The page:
Another example is Farecast, which was acquired and became part of Microsoft’s Bing Travel. Farecast told people whether the price they were quoted for an airplane ticket was likely to go up or go down, empowering consumers by letting them know if they should buy right away or wait. It worked by crunching data on previous airfares. In fact, it processed 200 billion flight price records that amounted to almost every seat, on every plane, for every route, every day for an entire year across all commercial aviation in the United States. That’s a lot of data with which to base it’s prediction. Farecast saved travellers a lot of money and Microsoft eventually bought the company for over $100 million.

But the key is this: Farecast’s brilliance was to take information generated for one purpose selling tickets and apply it for another. The data had become a raw material, a vital economic input. That’s what we mean when we say that data is the oil of the information economy.

Big data is often discussed in the context of technology companies like Google and Microsoft. How can retailers harness the power of big data? Who is doing this well?

Internet companies are some of the first to use big data because they almost viscerally understand the importance of data. Their businesses are often founded on it. But many others can harness the success of big data. What’s crucial is being able to either collect or access relevant data easily.

Take large retail chains: through loyalty cards and other methods they are able to collect a staggering amount of information about what people buy — brands, sizes, types, colours, styles — and when and where they buy. This data is used for transaction and payment, restocking and inventory management, and, in the best of cases, for sales promotions and coupons. But much more could be done, for instance, by analysing and optimising what products are being displayed next to each other, or close to the check-out counter, and when.

To cite one example, Walmart discovered that before a major hurricane, not only did sales of storm supplies spike, but so did sales of Poptarts. Who would have thought? But by seeing the correlation, they could act on it by placing Poptarts at the front of the stores next to the flashlights and batteries, thus making shopping easier for customers and boosting sales.

In trend-driven product categories like fashion, accurately predicting consumer demand is a complex matter. Historical sales data never results in consistently better commercial decisions, while traditional forecasting tools are slow and unscientific. Can big data help?

So far, predicting consumer demand for fashion has been the domain of self-styled ‘experts,’ focus groups and relatively unsophisticated models based on ‘small’ data. Collecting and then analysing actual preferences from potential customers was just too costly and hard to do. This is changing.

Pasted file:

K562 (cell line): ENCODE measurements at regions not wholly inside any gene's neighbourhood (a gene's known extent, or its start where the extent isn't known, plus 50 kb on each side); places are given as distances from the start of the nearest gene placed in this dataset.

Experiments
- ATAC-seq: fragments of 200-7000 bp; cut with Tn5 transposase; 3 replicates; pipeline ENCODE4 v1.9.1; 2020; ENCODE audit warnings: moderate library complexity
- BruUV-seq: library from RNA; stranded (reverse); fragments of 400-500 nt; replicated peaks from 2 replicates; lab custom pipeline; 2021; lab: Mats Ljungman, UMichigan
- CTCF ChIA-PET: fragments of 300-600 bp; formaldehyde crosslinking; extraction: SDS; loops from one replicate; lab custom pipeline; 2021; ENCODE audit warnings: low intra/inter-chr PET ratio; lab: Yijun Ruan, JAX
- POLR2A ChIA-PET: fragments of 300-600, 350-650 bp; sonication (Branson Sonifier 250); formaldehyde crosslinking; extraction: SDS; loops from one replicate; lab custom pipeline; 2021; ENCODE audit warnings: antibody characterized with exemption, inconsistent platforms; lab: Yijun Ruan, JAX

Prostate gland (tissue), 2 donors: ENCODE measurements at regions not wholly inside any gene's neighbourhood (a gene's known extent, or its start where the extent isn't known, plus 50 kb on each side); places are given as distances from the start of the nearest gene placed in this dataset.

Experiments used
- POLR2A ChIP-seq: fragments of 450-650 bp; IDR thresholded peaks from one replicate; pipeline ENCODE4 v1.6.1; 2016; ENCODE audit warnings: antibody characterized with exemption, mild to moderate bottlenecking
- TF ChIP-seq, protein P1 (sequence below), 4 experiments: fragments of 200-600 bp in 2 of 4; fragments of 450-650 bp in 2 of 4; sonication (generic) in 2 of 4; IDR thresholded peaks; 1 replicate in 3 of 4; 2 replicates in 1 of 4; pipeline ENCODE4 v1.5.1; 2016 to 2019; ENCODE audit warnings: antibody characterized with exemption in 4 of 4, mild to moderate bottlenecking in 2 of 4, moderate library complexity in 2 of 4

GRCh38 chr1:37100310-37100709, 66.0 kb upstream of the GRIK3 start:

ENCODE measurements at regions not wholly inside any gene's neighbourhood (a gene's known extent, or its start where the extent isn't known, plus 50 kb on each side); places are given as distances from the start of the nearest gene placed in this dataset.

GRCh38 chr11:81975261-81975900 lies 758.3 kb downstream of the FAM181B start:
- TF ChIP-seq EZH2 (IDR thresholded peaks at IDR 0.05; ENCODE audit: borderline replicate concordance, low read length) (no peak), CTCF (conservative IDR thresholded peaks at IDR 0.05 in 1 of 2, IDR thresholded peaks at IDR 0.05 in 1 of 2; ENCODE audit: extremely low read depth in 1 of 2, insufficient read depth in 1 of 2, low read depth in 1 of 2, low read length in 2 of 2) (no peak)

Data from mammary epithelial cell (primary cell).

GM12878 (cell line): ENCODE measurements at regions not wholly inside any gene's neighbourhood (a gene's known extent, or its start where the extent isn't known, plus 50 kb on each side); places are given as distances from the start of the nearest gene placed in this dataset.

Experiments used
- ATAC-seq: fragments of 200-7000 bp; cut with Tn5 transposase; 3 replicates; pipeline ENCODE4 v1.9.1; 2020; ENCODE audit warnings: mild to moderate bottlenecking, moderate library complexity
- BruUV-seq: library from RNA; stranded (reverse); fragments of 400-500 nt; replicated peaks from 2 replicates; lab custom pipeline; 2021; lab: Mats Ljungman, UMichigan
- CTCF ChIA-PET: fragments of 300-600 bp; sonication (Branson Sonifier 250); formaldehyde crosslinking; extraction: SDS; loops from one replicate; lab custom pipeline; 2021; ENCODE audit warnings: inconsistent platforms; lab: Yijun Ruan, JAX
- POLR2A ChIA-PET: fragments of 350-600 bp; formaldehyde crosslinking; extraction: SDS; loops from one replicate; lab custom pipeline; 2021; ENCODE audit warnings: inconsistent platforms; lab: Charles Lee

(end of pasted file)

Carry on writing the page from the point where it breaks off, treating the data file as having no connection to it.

As we collect and analyse far more data about people’s interactions, individual preferences will become much better known, more comprehensively and in greater detail than ever before. That provides valuable insights for the fashion industry, from what products might perform best, in general, down to what will likely sell well in which store locations, what products are successful when placed next to each other and how to optimise retail experiences.

How else can big data give fashion companies a competitive edge? How can big data analysis inform activities like identifying creative talent, product development and marketing?

Big data will be used to predict customer preferences. Of course, this does not mean that innovative design and original ideas are being replaced by numbers. Rather, the numbers can help designers identify in which direction to go, where to push harder and how to excel in satisfying customers.

And the predictive insights of big data are not limited to understanding customers only. It will enable brands to pick the most promising creative talent earlier and with a better success rate.

Marketing and advertising will become more efficient, too. For instance, advertisers today rarely know how well billboards are working, because we have little actual data about how many people look at these ads. As we collect data about the human gaze just think of Google Glass we’ll be improving advertising, too.

In a sector as subjective and seemingly unpredictable as fashion, what are the limitations of big data? Is there still room for intuition?

Absolutely. Intuition is central. After all, analysing customer preferences would not easily have revealed that people wanted to buy cars before they were invented; they might have, instead, just wanted a faster horse, to paraphrase Henry Ford. But in the age of big data, intuition will not compete with data about what customer preferences are. Rather, human intuition will be needed precisely because data can never tell the full story and surprise and serendipity are central to human nature.

How might big data change the fashion industry in the years to come?

Every aspect of the business will change, from what colour will be in next season to how to make clothing that fits different body types and how to optimise supply chains.

Viktor Mayer-Schönberger and Kenneth Cukier are the authors of Big Data: A Revolution That Will Transform How We Live, Work and Think, published by Eamon Dolan/Houghton Mifflin Harcourt.

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8 comments